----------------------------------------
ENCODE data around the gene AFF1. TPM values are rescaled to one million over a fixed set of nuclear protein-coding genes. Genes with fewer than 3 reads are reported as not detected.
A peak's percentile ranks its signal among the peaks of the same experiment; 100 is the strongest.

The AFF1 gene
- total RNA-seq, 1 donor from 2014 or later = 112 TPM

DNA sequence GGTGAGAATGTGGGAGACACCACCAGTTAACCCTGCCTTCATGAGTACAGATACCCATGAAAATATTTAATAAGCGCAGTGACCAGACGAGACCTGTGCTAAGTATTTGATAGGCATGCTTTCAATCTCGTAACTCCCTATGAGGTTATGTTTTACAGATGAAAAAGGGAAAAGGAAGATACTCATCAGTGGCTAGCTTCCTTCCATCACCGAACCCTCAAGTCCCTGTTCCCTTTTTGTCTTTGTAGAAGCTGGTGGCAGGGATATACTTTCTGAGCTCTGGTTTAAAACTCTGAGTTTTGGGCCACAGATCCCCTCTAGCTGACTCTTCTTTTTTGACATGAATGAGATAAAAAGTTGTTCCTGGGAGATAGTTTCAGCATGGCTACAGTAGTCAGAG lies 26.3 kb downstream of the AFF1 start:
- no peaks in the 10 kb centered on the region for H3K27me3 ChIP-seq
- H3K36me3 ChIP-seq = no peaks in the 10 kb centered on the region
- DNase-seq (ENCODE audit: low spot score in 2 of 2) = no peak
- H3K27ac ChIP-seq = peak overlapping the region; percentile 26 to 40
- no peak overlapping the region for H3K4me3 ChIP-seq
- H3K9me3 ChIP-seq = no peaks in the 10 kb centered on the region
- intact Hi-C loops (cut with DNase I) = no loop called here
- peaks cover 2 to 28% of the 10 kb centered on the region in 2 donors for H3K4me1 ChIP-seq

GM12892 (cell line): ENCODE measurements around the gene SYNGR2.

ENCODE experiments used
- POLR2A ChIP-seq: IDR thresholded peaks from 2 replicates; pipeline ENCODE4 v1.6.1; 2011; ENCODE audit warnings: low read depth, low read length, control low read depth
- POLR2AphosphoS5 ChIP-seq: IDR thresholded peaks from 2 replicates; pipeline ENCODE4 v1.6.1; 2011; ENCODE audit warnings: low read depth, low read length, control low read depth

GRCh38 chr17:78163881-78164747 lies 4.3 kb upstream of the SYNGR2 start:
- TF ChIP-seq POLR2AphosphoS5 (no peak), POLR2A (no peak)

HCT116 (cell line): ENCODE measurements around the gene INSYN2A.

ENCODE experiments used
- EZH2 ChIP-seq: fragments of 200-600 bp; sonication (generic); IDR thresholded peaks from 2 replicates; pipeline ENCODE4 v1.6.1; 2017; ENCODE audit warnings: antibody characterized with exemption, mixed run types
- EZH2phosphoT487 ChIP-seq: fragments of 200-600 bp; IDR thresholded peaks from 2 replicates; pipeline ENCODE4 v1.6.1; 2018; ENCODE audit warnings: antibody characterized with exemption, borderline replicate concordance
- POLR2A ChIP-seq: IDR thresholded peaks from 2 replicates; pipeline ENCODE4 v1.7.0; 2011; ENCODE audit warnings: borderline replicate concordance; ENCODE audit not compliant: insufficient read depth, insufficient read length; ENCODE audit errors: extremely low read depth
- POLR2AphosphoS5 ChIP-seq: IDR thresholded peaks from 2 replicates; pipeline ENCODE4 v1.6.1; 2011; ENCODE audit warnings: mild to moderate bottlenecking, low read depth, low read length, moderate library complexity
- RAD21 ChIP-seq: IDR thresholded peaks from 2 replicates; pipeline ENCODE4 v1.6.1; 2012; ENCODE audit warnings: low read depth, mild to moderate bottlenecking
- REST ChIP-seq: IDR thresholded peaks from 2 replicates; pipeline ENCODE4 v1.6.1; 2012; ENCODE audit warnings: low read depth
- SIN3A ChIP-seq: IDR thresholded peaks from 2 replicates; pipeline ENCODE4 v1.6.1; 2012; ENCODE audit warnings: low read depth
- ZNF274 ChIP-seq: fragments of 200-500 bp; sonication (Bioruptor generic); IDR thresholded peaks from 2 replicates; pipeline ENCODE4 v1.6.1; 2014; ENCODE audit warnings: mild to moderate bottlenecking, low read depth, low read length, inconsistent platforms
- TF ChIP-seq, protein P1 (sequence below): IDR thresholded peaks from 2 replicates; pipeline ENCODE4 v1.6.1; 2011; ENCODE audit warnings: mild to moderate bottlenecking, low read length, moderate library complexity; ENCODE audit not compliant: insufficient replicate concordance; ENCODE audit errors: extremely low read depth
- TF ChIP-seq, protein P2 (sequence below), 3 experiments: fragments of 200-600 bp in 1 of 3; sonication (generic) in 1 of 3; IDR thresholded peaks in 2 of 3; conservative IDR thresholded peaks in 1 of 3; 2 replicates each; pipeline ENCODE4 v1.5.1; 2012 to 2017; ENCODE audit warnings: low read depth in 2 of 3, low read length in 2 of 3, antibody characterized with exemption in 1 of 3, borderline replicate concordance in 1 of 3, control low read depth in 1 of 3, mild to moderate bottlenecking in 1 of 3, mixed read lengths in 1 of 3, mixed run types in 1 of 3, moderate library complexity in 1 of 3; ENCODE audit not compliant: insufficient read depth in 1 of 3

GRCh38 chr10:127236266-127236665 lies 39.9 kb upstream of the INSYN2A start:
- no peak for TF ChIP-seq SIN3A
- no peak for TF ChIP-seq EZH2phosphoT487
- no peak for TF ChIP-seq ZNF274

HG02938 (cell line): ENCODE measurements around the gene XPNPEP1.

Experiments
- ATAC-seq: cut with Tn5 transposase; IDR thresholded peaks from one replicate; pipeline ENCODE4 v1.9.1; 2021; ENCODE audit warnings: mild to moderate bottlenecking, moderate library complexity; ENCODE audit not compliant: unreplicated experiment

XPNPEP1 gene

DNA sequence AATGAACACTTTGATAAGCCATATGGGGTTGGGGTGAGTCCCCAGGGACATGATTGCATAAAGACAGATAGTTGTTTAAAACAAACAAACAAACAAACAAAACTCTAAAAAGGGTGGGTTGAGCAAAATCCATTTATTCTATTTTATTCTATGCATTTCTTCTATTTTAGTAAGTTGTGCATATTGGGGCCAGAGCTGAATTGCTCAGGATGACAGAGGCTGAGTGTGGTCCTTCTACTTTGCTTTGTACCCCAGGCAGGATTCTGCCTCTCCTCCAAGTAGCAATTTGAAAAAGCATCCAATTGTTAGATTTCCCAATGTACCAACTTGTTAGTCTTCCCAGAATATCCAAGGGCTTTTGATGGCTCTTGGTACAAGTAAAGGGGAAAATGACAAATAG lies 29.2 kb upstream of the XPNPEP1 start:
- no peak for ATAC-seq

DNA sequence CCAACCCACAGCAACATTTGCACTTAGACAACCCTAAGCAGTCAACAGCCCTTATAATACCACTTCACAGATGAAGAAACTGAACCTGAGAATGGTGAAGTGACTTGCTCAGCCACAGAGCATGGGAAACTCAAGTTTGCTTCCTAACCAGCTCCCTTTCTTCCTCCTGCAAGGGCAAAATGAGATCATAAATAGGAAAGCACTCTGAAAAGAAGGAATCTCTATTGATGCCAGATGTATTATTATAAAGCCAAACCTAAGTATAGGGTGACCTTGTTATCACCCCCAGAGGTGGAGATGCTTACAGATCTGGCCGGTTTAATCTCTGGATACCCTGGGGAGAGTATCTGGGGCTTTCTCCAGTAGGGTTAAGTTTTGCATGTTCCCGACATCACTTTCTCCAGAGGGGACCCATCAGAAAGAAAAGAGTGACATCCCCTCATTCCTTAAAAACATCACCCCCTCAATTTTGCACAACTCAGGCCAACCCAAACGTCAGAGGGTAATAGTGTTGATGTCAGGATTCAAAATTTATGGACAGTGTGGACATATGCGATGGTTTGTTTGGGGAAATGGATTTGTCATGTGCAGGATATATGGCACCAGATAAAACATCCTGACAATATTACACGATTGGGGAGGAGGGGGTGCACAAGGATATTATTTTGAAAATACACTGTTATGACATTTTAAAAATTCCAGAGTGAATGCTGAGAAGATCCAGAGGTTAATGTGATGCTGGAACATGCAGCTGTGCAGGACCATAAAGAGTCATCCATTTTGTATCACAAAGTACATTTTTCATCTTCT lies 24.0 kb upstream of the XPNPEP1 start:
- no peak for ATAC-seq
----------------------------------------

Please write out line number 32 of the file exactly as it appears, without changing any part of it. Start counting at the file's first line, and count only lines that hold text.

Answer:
GRCh38 chr10:127236266-127236665 lies 39.9 kb upstream of the INSYN2A start: